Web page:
As IT tasks get more complex and IT professionals are harder to employ and retain, more and more IT duties should be automated using intelligent management software and autonomics. This is especially true for very complex jobs, such as DBA. Automation through autonomics can reduce the amount of time, effort, and human error associated with managing databases and complex applications.

Portions of this post were excerpted from my book Database administration: The complete guide to DBA practices and procedures (2nd edition).

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Optimizing Database Performance, part 5: Database Reorganization

Portions of this tip were excerpted from my book Database administration: The complete guide to DBA practices and procedures (2nd edition).

The first , second , third, and fourth parts of this series are also available.

Today’s topic is reorganization.

Relational technology and SQL make data modification easy. Just issue an INSERT, UPDATE, or DELETE statement with the appropriate WHERE clause and the DBMS takes care of the actual data navigation and modification. In order to provide this level of abstraction, the DBMS handles the physical placement and movement of data on disk. Theoretically, this makes everyone happy. The programmer’s interface is simplified, and the DBMS takes care of the hard part—manipulating the actual placement of data. However, things are not quite that simple. The manner in which the DBMS physically manages data can cause subsequent performance issues.

Every DBA has encountered the situation where a query or application that used to perform well slows down after it has been in production for a while. These slowdowns have many potential causes—perhaps the number of transactions issued has increased, or the volume of data has expanded. However, the performance problem might be due to database disorganization. Database disorganization occurs when a database’s logical and physical storage allocations contain many scattered areas of storage that are too small, not physically contiguous, or too disorganized to be used productively. Let’s review the primary culprits. Query or application slowdowns have many potential causes:

  • The first possibility is unclustered data. If the DBMS does not strictly enforce clustering, a clustered table or index can become unclustered as data is added and changed. If the data becomes significantly unclustered, the DBMS cannot rely on the clustering sequence. Because the data is no longer clustered, queries that were optimized to access data cannot take advantage of the clustering sequence. In this case, the performance of queries run against the unclustered table will suffer.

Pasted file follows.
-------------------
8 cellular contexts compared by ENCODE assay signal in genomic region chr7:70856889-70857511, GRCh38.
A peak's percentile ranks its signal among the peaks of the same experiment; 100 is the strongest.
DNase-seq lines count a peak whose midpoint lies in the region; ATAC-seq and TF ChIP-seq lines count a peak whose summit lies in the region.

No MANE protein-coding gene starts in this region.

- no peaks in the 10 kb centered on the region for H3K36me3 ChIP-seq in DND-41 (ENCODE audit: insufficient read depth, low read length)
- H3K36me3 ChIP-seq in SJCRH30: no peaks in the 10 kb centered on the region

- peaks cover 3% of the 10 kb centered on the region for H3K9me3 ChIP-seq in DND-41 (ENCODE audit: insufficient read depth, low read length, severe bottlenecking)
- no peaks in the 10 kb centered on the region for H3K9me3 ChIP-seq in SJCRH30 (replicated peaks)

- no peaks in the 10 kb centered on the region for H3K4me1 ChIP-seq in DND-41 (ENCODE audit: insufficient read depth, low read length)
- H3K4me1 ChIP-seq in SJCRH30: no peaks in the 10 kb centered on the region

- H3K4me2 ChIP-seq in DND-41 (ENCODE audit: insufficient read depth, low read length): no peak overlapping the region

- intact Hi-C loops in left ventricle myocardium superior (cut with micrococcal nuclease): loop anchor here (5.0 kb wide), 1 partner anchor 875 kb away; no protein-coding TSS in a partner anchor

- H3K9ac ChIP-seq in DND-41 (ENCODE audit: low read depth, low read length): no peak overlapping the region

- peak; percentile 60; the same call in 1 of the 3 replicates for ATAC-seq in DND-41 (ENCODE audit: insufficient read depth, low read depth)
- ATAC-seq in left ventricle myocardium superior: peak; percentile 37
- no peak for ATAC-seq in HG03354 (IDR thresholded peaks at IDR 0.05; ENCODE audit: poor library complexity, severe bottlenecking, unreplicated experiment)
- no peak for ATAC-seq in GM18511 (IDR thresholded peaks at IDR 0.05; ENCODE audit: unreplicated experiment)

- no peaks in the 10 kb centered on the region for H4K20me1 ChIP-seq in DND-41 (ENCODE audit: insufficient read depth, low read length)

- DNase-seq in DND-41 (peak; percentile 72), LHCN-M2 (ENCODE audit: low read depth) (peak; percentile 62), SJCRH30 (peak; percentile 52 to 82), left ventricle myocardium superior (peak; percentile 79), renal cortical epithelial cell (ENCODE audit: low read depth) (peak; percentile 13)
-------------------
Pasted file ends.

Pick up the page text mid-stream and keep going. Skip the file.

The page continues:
• Fragmentation is a condition in which there are many scattered areas of storage in a database that are too small to be used productively. It results in wasted space, which can hinder performance because additional I/Os are required to retrieve the same data.
  • Row chaining or row migration occurs when updated data does not fit in the space it currently occupies, and the DBMS must find space for the row. With row chaining, the DBMS moves a part of the new, larger row to a location within the tablespace where free space exists. With row migrations, the full row is placed elsewhere in the tablespace. In each case, a pointer is used to locate either the rest of the row or the full row. Both row chaining and row migration will result in the issuance of multiple I/Os to read a single row. Performance will suffer because multiple I/Os are more expensive than a single I/O.
  • Page splits can cause disorganized databases, too. If the DBMS performs monotonic page splits when it should perform normal page splits, or vice versa, space may be wasted. When space is wasted, fewer rows exist on each page, causing the DBMS to issue more I/O requests to retrieve data. Therefore, once again, performance suffers.
  • File extents can negatively impact performance. An extent is an additional file that is “connected” to the original file and can be used only in conjunction with the original file. When the file used by a tablespace runs out of space, an extent is added for the file to expand. However, file extents are not stored contiguously with the original file. As additional extents are added, data requests will need to track the data from extent to extent, and the additional code this requires is unneeded overhead. Resetting the database space requirements and reorganizing can clean up file extents.

Depending on the DBMS, there may be additional causes of disorganization. For example, if multiple tables are defined within a single tablespace, and one of the tables is dropped, the tablespace may need to be reorganized to reclaim the space.

The need to access a table in a tablespace having any of these issues can cause a previously efficient application to perform worse.